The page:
It's been a rocky nine months with the credit crunch having deep impacts on investment andand pressures on consumers cutting into retail sales. Yet industry executives at ICSC's RECon remain optimistic about the sector's future. Few have taken a bearish stance to the conference. Developers, managers and owners are reporting healthy dealmaking volume. And many will leave Las Vegas confident of the industry's prospects.
Overall, attendance at the show is close to last year's levels, according to ICSC. There were nearly 43,000 pre-registrations--almost the same as last year. Overall, nearly 48,000 attended in 2007. ICSC will report final numbers for this year's conference in a few weeks. However, anecdotally many attendees have said they are coming in for shorter trips this year. Many arrived Monday morning and are planning on leaving Tuesday evening or Wednesday morning rather than staying for the full four days of the conference. As a result, most attendees estimate there's been a drop in foot traffic this year, although it's not as bad as some had feared coming into the conference.
"We're in a correction, not a recession," says Greg Maloney, CEO and president of Atlanta-based Jones Lang LaSalle retail. "Retailers are doing. Maybe it's not as many as a year ago and they are being more selective. But they are active." That's kept Jones Lang LaSalle busy and Maloney says he's been happy with the way things have played out, especially since there was a lot of uncertainty and pessimism heading into the show.
Other attendees are expressing similar sentiments.
"I think the market has softened, but because of the growth in the Phoenix area, ourtoday is the best it's been in three years," says David J. Glimcher, of Glimcher Ventures Southwest, a Scottsdale, Ariz.-based developer. "Part of it is lack of competition and part of it is that our new projects are more about the entertainment experience [rather than just shopping]."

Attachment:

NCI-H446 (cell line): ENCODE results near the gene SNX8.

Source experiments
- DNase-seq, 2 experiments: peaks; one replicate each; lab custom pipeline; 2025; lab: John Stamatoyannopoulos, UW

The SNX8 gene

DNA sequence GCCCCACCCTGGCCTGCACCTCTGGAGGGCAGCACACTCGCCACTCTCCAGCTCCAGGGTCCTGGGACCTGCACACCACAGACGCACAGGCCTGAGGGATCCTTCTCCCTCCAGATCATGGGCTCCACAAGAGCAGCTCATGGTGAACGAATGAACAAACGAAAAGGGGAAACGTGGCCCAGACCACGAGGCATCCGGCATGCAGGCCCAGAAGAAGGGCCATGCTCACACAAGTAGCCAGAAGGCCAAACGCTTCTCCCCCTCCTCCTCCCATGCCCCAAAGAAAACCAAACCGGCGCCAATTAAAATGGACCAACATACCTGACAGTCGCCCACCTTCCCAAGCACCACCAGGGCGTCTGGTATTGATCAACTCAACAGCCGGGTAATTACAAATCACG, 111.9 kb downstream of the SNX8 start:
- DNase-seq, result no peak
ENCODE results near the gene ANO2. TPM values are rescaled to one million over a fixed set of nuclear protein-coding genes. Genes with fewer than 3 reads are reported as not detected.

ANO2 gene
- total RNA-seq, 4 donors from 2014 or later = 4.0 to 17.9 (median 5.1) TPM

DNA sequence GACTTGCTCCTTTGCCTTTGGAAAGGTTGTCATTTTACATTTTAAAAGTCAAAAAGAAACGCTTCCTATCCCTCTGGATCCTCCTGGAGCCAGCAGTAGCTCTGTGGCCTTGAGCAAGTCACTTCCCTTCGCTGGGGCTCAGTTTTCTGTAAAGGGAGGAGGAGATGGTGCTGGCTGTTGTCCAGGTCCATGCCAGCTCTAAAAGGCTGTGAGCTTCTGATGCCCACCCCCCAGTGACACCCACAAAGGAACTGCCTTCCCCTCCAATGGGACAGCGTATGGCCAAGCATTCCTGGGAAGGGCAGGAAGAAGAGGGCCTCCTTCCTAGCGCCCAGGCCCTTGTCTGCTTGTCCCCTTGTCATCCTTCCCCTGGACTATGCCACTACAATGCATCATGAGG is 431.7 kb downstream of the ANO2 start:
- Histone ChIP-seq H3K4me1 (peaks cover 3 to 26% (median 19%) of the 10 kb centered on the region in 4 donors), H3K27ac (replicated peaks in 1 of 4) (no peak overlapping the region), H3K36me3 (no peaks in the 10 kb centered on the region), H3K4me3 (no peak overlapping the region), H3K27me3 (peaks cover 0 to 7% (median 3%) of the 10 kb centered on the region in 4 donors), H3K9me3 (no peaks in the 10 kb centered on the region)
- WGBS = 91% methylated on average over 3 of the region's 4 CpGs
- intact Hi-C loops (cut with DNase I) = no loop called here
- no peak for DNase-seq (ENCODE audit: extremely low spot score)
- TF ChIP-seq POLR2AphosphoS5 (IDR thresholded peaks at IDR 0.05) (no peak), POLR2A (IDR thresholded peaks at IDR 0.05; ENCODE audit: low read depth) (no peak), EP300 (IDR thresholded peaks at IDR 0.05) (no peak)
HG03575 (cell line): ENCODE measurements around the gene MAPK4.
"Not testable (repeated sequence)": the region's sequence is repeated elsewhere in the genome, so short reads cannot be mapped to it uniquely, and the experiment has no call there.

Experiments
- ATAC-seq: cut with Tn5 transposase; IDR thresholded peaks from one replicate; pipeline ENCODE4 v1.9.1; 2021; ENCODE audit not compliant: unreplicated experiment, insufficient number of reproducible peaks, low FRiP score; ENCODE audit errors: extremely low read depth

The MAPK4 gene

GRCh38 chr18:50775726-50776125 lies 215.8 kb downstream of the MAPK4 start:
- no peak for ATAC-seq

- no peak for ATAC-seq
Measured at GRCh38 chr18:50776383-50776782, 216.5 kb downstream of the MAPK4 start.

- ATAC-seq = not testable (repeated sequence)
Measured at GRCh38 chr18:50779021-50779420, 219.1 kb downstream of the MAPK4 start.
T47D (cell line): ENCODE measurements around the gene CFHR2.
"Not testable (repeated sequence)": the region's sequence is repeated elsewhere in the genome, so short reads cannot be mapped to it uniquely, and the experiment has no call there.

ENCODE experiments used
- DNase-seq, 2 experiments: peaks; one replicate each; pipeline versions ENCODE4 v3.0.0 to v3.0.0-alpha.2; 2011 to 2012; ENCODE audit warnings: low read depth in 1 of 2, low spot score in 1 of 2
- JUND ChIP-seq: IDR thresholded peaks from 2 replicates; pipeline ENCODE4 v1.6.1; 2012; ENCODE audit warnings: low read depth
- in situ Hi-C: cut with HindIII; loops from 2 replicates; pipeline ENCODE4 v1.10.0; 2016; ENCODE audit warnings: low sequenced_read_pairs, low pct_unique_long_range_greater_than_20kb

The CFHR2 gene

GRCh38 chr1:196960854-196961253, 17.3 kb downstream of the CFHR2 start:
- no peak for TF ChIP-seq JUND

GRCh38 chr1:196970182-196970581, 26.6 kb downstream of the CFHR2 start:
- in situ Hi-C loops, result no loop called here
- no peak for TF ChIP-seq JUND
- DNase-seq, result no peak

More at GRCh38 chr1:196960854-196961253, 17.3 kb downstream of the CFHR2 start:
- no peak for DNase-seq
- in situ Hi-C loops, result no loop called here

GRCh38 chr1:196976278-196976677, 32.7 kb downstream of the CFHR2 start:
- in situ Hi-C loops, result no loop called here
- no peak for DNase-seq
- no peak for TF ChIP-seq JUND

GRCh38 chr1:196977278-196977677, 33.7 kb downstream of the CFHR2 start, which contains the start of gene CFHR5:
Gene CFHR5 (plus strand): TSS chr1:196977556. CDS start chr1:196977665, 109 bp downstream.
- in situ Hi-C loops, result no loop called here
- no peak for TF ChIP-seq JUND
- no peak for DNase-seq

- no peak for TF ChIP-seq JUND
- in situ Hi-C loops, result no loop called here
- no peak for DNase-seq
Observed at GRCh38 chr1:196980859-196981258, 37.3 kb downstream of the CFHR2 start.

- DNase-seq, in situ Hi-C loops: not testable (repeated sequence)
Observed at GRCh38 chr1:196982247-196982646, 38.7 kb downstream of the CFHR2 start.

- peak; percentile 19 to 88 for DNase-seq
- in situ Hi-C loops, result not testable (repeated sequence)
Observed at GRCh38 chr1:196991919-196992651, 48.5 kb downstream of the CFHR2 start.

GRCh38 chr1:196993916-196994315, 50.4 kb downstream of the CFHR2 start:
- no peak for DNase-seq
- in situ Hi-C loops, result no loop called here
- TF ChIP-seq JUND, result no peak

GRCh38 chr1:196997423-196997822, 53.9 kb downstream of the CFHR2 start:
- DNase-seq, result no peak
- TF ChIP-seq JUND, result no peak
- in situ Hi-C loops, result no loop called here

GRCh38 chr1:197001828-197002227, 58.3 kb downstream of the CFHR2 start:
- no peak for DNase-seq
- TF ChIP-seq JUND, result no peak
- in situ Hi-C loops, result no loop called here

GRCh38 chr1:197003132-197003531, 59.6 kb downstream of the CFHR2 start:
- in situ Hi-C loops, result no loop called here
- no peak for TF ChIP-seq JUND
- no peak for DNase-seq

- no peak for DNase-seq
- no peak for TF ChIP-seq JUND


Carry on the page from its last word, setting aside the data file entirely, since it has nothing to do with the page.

Furthermore, many of the deal negotiations going on are for projects opening in 2009 or later, according to Doug Healey, senior vice president offor Santa Monica, Calif-based Macerich. "Our 2008 deals are done. We're talking about 2009, 2010 and even 2001. That's a long way out. The market will look different. What we're seeing today is just a hiccup."
One of he biggest changes in the market is that leasing negotiations are taking a bit longer, according to Gary A. Glick, a lawyer with Cox Castle Nicholson LLP, a Los Angeles-based commercial real estate law firm. "Tenants are concerned about co-tenancy and it's very hard to get them to commit to open within the next few cycles," he says. "A lot of them are saying 'I don't want to open until 2010, 2011.' It's much more difficult for a developer to lease the space today."
To that point, Starbucks reportedly cut back on its meetings at the show, reflecting its more cautious approach to store openings, according to Kristi A. Keene, director of retail marketing for Steadfast Commercial Properties.
Still, the mood across the board is generally positive.
“It's been very good for us," says Comment from David Sylvester, vice president, retail development Asia for Sands Retail Asia. "We've had a lot of meetings and we've had a good response.”
-- Staff Reports